Welsh mine deaths: More backers for Gleision appeal

Floral tributes
Image caption Floral tributes have been laid close to the mine where the four men died throughout the weekend

The First Minister and Archbishop of Wales are among patrons announced for the appeal fund for families of four miners killed in the Swansea Valley.

The Prince of Wales, who is the royal patron of the appeal, has voiced his "deep sadness".

Donations to the Swansea Valley Miners Appeal Fund had reached £50,000 by Monday.

Welsh Secretary Cheryl Gillan said the UK government would pay the equivalent of Gift Aid - adding 25% to the fund.

Mrs Gillan, another patron of the fund, said: "No one could fail to have been touched by this tragedy and the response to this appeal is heartfelt.

"Since the terrible events of last week people have donated generously to the Appeal Fund and I hope they will continue to do so."

She said paying the Gift Aid equivalent of 25% on top of all donations received would make a "significant difference to the appeal".

Neath MP Peter Hain said the total would be distributed to the families by the South Wales National Union of Mineworkers.


Phillip Hill, 44, Garry Jenkins, 39, David Powell, 50, and Charles Breslin, 62, died after they became trapped in the flooded mine near Pontardawe on Thursday morning.

Three miners managed to escape as flood water engulfed the mine's shaft when a retaining wall holding back a body of water underground failed.

One was taken to Morriston Hospital in Swansea, where he has remained, while the other two joined the rescue effort.

Health and Safety Executive specialist mine inspectors have been on site working closely with the police.

Clarence House said Prince Charles and his wife, the Duchess of Cornwall, also sent a private message to the families of those who died.

Tyrone O'Sullivan, one of Wales' best-known mining figures, said he knew Gleision Colliery had been inspected within the past year.

But he said such small mines should be no more dangerous than larger ones.

Mr O'Sullivan, who ran Tower Colliery, the last deep pit in Wales before it closed, said the inspectors must be allowed to do their work.

Image caption Tyrone O'Sullivan said Gleision colliery had been inspected within the past year

He told BBC Wales that operating near old workings which contain water was always a hazard.

"You can follow the rules in the same way you drive a car but when you are in the bowels of the earth and Mother Nature decides to take a hand... sometimes a stone looks well supported and it's not... for all you know there could be a reservoir behind it.

"Water is always a danger - you must always realise that the other side of the wall there could be water because the surface water permeates through, but if you ever think you're near those places, you drill holes and leave them to see if water gets in.

"There's rules and regulations to work a coal mine and if you abide by those rules, they are there for all to see.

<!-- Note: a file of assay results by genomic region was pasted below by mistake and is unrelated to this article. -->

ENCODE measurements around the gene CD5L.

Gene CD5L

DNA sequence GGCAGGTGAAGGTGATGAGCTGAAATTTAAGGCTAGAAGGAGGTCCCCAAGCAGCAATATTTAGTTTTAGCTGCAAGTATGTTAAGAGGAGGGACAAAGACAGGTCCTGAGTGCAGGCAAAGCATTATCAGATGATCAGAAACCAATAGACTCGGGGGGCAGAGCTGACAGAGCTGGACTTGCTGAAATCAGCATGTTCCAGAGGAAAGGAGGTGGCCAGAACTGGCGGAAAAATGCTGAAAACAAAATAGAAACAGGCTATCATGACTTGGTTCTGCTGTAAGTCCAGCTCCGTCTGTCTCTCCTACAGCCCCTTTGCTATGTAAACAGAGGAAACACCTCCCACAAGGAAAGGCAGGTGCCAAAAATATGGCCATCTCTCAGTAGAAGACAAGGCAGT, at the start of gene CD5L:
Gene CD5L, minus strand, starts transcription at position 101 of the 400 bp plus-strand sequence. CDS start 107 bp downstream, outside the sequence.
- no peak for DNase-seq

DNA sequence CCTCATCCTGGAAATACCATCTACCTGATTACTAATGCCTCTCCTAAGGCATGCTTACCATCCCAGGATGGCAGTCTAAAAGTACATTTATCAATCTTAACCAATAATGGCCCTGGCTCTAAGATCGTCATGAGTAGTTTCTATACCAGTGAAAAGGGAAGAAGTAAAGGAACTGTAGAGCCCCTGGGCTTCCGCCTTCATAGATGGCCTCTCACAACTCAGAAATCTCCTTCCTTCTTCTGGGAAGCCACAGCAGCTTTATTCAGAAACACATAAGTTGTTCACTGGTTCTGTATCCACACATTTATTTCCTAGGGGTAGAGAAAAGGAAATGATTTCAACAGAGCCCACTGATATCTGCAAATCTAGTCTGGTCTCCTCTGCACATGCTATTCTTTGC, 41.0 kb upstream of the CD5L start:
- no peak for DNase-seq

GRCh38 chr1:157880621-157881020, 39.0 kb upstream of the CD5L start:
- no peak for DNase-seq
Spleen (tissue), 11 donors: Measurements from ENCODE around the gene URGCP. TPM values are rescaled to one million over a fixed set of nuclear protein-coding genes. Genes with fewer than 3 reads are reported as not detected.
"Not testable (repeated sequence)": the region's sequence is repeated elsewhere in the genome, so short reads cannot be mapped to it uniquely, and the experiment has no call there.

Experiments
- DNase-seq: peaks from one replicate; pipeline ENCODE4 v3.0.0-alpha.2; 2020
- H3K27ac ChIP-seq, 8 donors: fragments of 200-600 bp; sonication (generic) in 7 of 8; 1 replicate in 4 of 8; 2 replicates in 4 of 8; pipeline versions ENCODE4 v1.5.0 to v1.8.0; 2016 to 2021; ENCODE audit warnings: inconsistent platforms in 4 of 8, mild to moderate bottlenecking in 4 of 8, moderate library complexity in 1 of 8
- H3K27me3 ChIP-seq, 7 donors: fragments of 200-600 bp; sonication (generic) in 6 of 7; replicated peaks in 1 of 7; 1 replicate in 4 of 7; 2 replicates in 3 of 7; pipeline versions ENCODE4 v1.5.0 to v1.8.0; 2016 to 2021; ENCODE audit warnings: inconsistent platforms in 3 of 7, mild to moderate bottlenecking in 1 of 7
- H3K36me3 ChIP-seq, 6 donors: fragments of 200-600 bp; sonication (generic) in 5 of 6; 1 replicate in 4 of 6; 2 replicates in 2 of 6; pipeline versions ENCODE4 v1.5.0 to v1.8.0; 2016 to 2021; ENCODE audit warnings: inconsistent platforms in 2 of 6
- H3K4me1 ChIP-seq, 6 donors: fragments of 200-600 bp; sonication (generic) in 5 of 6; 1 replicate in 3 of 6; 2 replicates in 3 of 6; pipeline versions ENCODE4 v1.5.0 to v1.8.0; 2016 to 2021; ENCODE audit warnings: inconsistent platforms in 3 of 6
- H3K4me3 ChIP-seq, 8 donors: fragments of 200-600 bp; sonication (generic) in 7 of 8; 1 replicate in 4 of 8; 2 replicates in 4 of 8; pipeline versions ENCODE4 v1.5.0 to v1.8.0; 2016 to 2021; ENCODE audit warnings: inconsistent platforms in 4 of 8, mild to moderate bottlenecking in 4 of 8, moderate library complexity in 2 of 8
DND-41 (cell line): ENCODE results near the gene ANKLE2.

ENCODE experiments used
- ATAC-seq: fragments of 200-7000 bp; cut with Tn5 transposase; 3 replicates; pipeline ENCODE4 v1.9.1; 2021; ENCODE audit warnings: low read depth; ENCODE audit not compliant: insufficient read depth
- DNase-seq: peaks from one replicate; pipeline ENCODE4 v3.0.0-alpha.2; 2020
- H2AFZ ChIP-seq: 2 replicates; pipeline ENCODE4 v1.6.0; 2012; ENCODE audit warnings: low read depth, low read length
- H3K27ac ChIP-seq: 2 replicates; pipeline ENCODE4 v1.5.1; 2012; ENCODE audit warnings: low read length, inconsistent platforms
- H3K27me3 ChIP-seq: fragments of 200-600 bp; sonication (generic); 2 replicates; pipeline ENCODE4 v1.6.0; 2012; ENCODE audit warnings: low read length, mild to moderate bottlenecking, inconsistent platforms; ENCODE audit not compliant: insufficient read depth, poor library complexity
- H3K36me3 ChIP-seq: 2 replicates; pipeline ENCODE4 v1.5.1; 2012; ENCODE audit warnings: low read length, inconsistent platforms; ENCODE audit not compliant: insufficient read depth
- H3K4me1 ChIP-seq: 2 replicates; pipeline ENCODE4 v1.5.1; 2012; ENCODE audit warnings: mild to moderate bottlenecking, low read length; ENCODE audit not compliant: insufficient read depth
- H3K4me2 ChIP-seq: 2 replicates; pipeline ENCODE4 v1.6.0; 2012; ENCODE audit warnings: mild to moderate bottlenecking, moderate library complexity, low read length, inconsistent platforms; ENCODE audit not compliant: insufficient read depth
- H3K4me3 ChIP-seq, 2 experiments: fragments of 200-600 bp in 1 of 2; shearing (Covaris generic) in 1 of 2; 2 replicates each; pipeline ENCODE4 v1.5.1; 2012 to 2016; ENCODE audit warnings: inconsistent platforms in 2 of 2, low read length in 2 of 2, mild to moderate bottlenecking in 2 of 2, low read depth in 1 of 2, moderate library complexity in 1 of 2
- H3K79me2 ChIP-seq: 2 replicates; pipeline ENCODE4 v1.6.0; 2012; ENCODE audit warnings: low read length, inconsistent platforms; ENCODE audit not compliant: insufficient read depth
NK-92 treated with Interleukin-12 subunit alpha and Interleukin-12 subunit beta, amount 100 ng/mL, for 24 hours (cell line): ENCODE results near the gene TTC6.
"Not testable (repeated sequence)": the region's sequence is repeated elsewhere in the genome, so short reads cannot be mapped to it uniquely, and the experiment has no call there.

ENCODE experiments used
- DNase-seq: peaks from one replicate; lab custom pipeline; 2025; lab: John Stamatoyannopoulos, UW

"These small mines shouldn't be any more dangerous than the larger ones. This mine we're talking about is only down 300m, whereas Tower colliery was three-and-a-half miles underground."

He said the inspectors would be looking at safety reports relating to the mine and checking all regular visits had been carried out.

"There will be reports from the three people who got out, they will say what was happening prior to the water breaking in so at least there's some people who can shed some light on it.

"I know that the Gleision colliery had been inspected by Her Majesty's Inspectorate in the last year so there is proper cover."

The incident began on Thursday morning when emergency services were called to the drift mine at Cilybebyll.

Water that was blocking the miners' exit was pumped out of the mine, and oxygen pumped in, but when divers moved into the mine early on Friday the body of Mr Jenkins was discovered at the bottom of the main shaft.

Mr Powell was found at lunchtime, believed to be close to where he was working.

Police confirmed during Friday that the remaining two bodies, of Mr Hill and Mr Breslin, had been discovered.

Mr Hill was from Neath and the other three men were from the Swansea Valley.

  • On Sunday Facebook took down what it called an offensive page set up after the tragedy, and removed the profiles of its creators.

A number of people contacted BBC Wales to say they had complained to Facebook about the page.

A Facebook spokesperson said: "Online and off, a tiny minority of people are intent on causing offence to others.

"At Facebook, we have built rigorous reporting tools that enable people to report content that makes them feel uncomfortable. If content breaches our terms, it will be removed."

Ian Morgan, an National Union of Miners official based in the Rhondda valley, said: "I hope they catch the people responsible for this as quickly as possible. It is thoroughly sick."

South Wales Police confirmed that a significant number of complaints about the site had been received and it was now under investigation.

  • A Week In Week Out special on the tragedy will be shown on BBC One Wales at 20:30 BST on Monday, 19 September.